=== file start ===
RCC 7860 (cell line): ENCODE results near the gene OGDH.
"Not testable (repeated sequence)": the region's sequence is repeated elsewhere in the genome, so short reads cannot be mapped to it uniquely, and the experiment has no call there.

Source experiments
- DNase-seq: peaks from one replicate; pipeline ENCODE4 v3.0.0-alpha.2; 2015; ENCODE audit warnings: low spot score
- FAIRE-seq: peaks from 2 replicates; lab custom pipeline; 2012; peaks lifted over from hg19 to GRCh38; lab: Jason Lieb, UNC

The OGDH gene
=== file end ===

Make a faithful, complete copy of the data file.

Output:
RCC 7860 (cell line): ENCODE results near the gene OGDH.
"Not testable (repeated sequence)": the region's sequence is repeated elsewhere in the genome, so short reads cannot be mapped to it uniquely, and the experiment has no call there.

Source experiments
- DNase-seq: peaks from one replicate; pipeline ENCODE4 v3.0.0-alpha.2; 2015; ENCODE audit warnings: low spot score
- FAIRE-seq: peaks from 2 replicates; lab custom pipeline; 2012; peaks lifted over from hg19 to GRCh38; lab: Jason Lieb, UNC

The OGDH gene